The Tamron SP 85mm f/1.8 Di VC USD is a high-end lens, part of Tamron’s Super Performance range, aimed at the serious photographer or professional. The lens bucks the trend in the prime market being f/1.8 rather than f/1.4, but it does have the advantage of image stabilization. As a top end lens, it does have an accompanying price tag to suit, but we will see if all the elements are worth it and if they are as good as the competition.
As you would expect from a top-notch lens, the build quality is extremely solid and looks-wise being quite Zeiss-like in appearance, having a smooth finish and simplistic layout. This won’t be everybody’s cup of tea, but it does give a nice classic look to the lens. The optical construction consists of 13 elements in 9 groups, with 1x XLD and 1x LD element and an expensive Fluorine coating on the front element. Internally the lens has nine rounded aperture blades, a minimum focus distance of 0.8m, a filter size of 67mm and is rated as having moisture protection. There is no mention of dust protection, unless that’s a given with the moisture protection. The front of the lens is quite recessed which can attract dust, but there is a barrel-shaped lens hood supplied if needed.
The front of the camera has a smoothly operating focus ring, with a distance scale, an autofocus and manual focus button and another for image stabilization. Tamron’s stabilization system(VC) is rated at 3.5 f-stops, which means if you’re missing that the extra provided by f/1.4, the stabilization should at least make up the difference in the shutter speed department. Everything on the lens weighs in at 700g.
Being a prime lens and a top of the range model from Tamron, images are initially very sharp, even when wide open. Lens distortion or the pincushion effect is minimal across the aperture range. Vignetting is also minimal when wide open, but stopping down to f/2.8 clears things up completely. The same goes for Chromatic Aberration which is very low across the board.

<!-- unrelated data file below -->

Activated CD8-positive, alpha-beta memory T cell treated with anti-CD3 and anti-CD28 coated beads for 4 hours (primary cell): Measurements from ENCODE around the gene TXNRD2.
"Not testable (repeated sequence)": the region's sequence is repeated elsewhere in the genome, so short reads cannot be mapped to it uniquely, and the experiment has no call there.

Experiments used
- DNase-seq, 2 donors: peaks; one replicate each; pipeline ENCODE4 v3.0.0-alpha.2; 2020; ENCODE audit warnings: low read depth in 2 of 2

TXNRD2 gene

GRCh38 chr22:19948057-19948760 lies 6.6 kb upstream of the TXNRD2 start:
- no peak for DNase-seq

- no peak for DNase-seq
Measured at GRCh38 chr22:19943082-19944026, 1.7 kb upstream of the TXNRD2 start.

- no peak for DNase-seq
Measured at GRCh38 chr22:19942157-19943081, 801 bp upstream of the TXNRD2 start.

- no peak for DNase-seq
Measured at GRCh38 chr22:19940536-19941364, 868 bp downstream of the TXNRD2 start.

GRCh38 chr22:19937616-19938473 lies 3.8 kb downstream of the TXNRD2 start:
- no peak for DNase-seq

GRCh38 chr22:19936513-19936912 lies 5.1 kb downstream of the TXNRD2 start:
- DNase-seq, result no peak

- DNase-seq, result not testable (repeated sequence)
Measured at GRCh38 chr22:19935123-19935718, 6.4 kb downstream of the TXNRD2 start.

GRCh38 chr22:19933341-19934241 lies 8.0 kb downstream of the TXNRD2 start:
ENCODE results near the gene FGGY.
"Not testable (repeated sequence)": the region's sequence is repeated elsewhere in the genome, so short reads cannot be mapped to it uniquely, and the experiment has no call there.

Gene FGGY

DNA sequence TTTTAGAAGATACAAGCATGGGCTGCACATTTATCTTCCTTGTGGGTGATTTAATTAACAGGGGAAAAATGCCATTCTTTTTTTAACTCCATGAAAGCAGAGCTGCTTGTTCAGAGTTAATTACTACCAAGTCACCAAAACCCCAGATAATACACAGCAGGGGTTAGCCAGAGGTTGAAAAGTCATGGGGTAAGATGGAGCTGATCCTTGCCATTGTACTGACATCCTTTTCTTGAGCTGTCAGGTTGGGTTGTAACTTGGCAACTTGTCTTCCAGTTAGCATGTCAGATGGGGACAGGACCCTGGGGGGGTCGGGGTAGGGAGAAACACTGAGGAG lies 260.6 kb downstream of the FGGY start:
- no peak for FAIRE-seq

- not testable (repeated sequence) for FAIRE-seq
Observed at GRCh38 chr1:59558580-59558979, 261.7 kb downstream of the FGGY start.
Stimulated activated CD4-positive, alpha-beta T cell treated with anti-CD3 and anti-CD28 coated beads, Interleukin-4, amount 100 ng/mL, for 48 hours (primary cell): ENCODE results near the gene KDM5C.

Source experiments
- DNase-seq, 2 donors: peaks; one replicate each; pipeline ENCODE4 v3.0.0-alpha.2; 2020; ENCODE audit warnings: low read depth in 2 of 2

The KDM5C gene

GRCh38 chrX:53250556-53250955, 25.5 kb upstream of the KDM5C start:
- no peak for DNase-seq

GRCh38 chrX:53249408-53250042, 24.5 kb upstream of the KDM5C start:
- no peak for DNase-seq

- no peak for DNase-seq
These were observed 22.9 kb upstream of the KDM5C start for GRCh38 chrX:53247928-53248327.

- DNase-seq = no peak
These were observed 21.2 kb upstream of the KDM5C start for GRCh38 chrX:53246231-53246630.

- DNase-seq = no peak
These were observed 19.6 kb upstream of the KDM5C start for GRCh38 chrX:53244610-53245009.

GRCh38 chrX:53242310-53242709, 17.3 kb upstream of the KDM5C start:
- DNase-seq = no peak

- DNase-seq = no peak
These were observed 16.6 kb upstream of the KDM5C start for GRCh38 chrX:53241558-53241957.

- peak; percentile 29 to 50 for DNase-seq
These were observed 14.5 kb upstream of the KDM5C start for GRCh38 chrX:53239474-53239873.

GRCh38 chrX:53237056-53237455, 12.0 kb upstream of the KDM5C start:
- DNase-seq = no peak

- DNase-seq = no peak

Sharpness of images is impressive wide open at f/1.8. There’s a very small amount of corner softening, but any that is apparent is quickly reduced stopping down to f/2.2. There’s really no complaint of center sharpness throughout the range, with the ultimate sharpness at f/4. Diffraction starts to come in from f/11, which is to be expected from this a lens in this range. This may be one of the reasons why Tamron have stuck to f/1.8 instead of f/1.4, so what you lose in a bit extra shallow depth of field, you make up for in ultimate sharpness. An f/1.8 lens also cuts down on ultimate weight and bulk which could also be factored into the final design.
Speaking of the ability to produce nice background blur or Bokeh, f/1.8 produces a nice smooth background and some reasonable highlights, but they can sometimes suffer from some purple fringing. Stopping down a touch produces more pleasingly round highlights and also stops any smearing of any foreground subjects.
The image stabilization system is almost an added bonus for a prime lens at f/1.8, but it’s there if you need it. 3.5 stops extra of shutter speed can’t be sniffed at and it does what it says on the tin with some impressively low shutter speeds available when handheld. Overall, the lens produces impressive sharpness across the aperture range and it only needs a slight stopping down to produce the sharpest of images and great looking background.
How Does It Compare?
Depending on the camera body you use, there’s some stiff competition in the 85mm range. The Sigma 85mm f/1.4 DG HSM ART is one such contender aimed squarely at the professional and has a faster lens at f/1.4. Optical qualities are roughly in the same ballpark, but the Sigma is far more expensive and doesn’t have image stabilization. Canon produces an f/1.4 and f/1.2 which are both incredible lenses, but themselves cost far more than the Tamron. At the other end of the spectrum, there is the Samyang AF 85mm f/1.4 EF which is faster, has a similar price point, but optically not as good as the Tamron.
|Tamron SP 85mm f/1.8 Di VC USD||Sigma 85mm f/1.4 DG HSM ART|
|Construction||13 elements, 9 groups||14 elements, 12 groups|
|Aperture blades||9 rounded||9 rounded|
The lens is solidly built to professional standards, with the autofocus system being fast and accurate. In low light conditions, the image stabilization is a great addition and will work far better than an f/1.4 lens.
There’s definitely no complaint about the Tamron when it comes to sharpness across the board. Any semblance of vignetting, distortion and slight corner softness are completely eliminated when stopping down. The only real downside is the quality of the bokeh where ironically the background blur is creamy, but foreground subjects are not as smooth as hoped. Highlights also suffer a little when the lens is wide open, but a little stopping down cures things.
Pricewise, the Tamron SP 85mm f/1.8 Di VC USD is quite costly for an f/1.8 lens. Costing a lot more money than the aging Canon EF 85mm f/1.8 USM, but the Canon doesn’t have image stabilization. However, image stabilization can make a lot of difference, especially when using this as a more all-round lens and it’s not always the case where you need the shallow depth of field provided by an f/1.4 lens, especially when considering the extra cost. The Tamron’s advantages definitely outweigh its disadvantages, with great image sharpness across the board. It maybe an expensive lens for an f/1.8, but one that will give you great image quality for years to come.